CONCORD, N.H. — An avid follower of American politics, Ashley Bayse knew who Bernie Sanders was long before he was an insurgent presidential candidate confronting the Clinton financial juggernaut.
Enthralled by his call to break up the big banks and tackle wealth inequality, the Quincy, Massachusetts, community volunteer told Mic she hoped "for years" that the populist senator from Vermont would mount a presidential bid. Sanders fulfilled that wish in April 2015, announcing outside the United States Capitol that he would seek the Democratic presidential nomination.
Few gave Sanders much of a chance when he announced his seemingly quixotic quest that day. But as Sanders prepared to accept victory in the New Hampshire Democratic primary Tuesday night at Concord High School, Bayse said she never doubted this moment would arrive.
"He can't be bought by corporations or Goldman Sachs or anybody," Bayse, who's canvassed for Sanders in both Massachusetts and New Hampshire, told Mic. And at a moment of rising discontent with establishment institutions, that's a message Bayse is confident will resound well beyond the Granite State.
"We're ready. People are serious about wanting change and are going out and making that happen."
Carl Soderstrom said he could also sense Sanders' revolution brewing long before it propelled him to a thumping victory over former Secretary of State Hillary Clinton.
The chairman of the Concord City Democrats, Soderstrom is officially neutral in that capacity, but told Mic that he'd voted for Sanders in the primary. Soderstrom recalled that when Sanders' campaign set up a booth at the city's Market Days festival last summer, its visitors "far outnumbered" those for any other candidate's.
Soderstrom was already leaning toward Sanders by then, and he said his support only "grew stronger" after watching the senator go toe-to-toe with Clinton in the Democratic primary debates.
"He stands by his principles and doesn't blow with the winds of political change," Soderstrom told Mic, in a not-so-thinly veiled contrast of Sanders' record with what many of the senator's supporters see as Clinton's political opportunism.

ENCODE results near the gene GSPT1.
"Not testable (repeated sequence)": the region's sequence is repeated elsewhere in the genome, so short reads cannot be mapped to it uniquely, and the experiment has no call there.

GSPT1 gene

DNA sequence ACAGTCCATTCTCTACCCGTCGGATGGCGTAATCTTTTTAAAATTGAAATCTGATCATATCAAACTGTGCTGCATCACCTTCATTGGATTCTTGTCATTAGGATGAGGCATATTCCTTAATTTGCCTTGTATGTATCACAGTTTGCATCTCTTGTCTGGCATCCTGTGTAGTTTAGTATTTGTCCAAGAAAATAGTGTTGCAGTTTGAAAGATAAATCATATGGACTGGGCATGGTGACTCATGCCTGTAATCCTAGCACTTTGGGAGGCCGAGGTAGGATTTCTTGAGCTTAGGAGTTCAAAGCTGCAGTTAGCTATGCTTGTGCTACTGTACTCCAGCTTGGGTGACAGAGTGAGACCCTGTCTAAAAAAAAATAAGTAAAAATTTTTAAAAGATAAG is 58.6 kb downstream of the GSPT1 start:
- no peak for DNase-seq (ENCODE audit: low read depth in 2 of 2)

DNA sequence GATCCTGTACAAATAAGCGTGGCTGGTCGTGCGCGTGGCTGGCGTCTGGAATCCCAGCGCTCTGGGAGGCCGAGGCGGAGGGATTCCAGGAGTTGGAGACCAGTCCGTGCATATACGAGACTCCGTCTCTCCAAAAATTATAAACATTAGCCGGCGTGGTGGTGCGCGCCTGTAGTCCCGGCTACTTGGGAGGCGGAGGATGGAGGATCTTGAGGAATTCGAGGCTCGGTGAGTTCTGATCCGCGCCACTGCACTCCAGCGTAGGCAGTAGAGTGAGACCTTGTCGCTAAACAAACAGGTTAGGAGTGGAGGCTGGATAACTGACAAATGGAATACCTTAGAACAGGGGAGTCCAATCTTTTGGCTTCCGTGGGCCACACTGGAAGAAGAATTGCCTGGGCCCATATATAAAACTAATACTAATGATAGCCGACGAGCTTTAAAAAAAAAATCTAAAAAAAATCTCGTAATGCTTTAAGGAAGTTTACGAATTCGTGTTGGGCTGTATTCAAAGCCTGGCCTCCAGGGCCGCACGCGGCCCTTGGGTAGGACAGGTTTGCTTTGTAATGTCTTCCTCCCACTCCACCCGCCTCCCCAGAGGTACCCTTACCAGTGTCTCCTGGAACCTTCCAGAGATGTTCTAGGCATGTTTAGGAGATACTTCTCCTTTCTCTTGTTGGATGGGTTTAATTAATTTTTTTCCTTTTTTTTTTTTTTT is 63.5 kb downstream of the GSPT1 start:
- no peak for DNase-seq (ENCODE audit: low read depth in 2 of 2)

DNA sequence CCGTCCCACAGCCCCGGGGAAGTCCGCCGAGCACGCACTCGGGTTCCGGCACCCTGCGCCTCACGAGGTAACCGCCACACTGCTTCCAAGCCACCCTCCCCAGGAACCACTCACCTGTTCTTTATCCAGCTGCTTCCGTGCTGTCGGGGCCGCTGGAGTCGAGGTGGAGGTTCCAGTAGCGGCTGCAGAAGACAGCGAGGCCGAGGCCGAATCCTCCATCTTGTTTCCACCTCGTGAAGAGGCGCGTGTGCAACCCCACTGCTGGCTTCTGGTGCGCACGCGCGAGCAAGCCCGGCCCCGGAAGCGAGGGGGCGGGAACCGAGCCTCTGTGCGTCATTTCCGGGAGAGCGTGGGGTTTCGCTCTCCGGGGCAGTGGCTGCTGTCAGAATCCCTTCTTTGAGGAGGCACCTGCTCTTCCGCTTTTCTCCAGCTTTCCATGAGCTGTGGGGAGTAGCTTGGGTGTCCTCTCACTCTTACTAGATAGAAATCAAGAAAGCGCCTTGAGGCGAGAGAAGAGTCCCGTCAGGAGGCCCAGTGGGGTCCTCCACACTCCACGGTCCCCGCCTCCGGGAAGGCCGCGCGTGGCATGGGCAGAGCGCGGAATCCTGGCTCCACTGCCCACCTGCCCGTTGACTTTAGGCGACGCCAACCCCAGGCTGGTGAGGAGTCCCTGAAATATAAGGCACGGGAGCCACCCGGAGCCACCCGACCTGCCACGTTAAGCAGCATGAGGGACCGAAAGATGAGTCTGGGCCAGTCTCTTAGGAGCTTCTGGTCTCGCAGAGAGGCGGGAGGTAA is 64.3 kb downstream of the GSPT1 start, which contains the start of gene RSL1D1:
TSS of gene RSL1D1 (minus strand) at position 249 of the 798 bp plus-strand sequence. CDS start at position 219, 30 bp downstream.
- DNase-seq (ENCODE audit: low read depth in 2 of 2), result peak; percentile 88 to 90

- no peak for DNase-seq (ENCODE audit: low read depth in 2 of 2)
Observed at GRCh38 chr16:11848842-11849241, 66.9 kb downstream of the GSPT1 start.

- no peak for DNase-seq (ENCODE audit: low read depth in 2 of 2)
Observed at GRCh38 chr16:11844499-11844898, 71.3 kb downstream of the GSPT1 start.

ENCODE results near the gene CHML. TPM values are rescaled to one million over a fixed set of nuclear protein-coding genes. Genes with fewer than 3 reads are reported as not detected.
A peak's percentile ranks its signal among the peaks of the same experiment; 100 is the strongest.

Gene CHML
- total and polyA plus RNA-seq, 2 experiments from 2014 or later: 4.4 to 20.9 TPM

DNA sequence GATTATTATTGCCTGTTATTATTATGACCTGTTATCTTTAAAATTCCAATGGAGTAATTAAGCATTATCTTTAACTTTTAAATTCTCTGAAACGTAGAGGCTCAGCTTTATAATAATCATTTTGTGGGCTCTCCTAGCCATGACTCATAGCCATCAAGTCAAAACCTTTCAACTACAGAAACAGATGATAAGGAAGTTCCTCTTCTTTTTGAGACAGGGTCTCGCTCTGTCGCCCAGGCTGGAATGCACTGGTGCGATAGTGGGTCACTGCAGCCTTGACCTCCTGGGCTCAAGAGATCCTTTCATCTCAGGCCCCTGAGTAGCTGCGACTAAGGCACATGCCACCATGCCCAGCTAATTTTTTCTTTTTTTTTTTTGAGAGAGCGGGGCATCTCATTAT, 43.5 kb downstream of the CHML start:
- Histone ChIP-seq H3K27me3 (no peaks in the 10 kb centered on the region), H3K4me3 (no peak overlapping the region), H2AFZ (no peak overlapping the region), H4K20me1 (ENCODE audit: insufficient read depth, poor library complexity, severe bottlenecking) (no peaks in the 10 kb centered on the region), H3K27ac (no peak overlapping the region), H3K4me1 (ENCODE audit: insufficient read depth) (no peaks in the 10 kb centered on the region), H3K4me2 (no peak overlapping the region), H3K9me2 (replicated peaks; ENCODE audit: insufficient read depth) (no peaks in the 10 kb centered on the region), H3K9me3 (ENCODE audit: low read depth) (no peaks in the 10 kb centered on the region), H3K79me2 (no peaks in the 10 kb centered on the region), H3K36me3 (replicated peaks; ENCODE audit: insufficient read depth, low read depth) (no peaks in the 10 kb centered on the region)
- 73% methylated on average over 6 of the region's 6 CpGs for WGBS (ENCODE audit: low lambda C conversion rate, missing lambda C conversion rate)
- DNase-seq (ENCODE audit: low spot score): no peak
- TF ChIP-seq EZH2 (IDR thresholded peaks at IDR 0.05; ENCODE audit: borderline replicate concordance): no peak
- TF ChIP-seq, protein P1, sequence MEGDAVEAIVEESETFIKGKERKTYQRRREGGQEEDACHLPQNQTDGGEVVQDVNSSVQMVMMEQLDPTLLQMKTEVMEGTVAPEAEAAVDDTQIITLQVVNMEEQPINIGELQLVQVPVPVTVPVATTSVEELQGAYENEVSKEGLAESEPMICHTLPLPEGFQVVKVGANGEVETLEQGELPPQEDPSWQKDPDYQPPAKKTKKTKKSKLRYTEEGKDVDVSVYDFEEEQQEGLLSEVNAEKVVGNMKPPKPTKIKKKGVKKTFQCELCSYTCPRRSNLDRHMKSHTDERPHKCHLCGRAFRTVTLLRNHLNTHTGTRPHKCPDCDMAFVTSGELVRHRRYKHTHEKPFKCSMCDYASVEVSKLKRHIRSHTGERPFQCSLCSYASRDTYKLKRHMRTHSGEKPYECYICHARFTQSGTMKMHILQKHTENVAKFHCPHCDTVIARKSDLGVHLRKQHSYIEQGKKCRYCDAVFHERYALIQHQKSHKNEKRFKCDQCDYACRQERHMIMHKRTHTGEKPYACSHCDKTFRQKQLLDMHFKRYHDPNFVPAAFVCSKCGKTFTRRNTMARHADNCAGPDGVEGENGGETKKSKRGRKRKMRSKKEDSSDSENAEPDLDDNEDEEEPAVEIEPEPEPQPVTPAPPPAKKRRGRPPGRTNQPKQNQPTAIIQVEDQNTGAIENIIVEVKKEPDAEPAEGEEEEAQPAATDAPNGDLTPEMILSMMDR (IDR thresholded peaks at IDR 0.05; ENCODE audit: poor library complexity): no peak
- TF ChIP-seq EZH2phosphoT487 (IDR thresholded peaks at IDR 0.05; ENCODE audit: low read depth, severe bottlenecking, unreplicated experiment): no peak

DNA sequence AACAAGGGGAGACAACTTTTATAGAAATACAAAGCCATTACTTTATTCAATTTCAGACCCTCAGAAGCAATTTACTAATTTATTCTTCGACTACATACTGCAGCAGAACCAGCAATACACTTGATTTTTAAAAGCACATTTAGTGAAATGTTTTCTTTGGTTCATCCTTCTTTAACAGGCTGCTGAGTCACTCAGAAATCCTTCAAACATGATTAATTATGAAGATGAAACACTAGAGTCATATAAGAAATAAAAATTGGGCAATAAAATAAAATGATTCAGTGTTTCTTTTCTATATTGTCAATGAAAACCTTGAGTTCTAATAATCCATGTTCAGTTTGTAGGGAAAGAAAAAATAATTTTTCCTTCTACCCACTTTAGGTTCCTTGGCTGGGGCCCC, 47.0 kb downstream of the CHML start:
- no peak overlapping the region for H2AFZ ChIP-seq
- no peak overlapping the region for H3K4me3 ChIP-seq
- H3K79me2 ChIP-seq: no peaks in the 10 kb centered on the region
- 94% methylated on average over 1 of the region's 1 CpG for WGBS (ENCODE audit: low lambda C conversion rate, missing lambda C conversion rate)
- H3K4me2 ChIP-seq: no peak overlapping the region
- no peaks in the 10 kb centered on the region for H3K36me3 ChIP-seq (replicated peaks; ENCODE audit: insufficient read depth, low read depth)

Seth Kottman, a 21-year-old employee of a motor freight business in Concord, said that Clinton's record of U-turns on high-profile issues like free trade agreements and marriage equality raised significant doubts about her trustworthiness.
"Hillary Clinton doesn't really mean what she says," Kottman told Mic. Largely apathetic about politics until a few friends told him about Sanders in August, Kottman predicted that Sanders' victory on Tuesday heralded a political earthquake.
"Power is coming back to the people," he said.
Dwight Ritcher and Nicole Nelson, a musical duo from Sanders' hometown of Burlington, Vermont, voiced similar sentiments.
Asked what message Sanders' victory sent the rest of the nation, Nelson told Mic, "We're ready. People are serious about wanting change and are going out and making that happen."
In an assessment that meshed with those of many other Sanders supporters, Ritcher suggested that Sanders' personal image was as big a draw as his policy positions on issues like single-payer health care and income inequality.
People "really feel his sincerity," Ritcher said, calling Sanders "a man of the people."
His loyalty to the senator stems from Sanders' work as mayor of Burlington. Local activists have hailed his tenure leading the city from 1981 to 1989 as a period of environmental stewardship, urban renewal and sustainable growth.
"He's really tried to keep Vermont, Vermont," Ritcher told Mic.
After Sanders' landslide victory here, it's no longer such an outlandish question whether Sanders' purview will soon extend well beyond the Green Mountain State. And even for die-hard Sanders fans like Bayse, the community volunteer, it's all a bit surreal.
"Who would ever have thought," Bayse asked, "that a democratic socialist would have a good chance of becoming the next president of the United States?"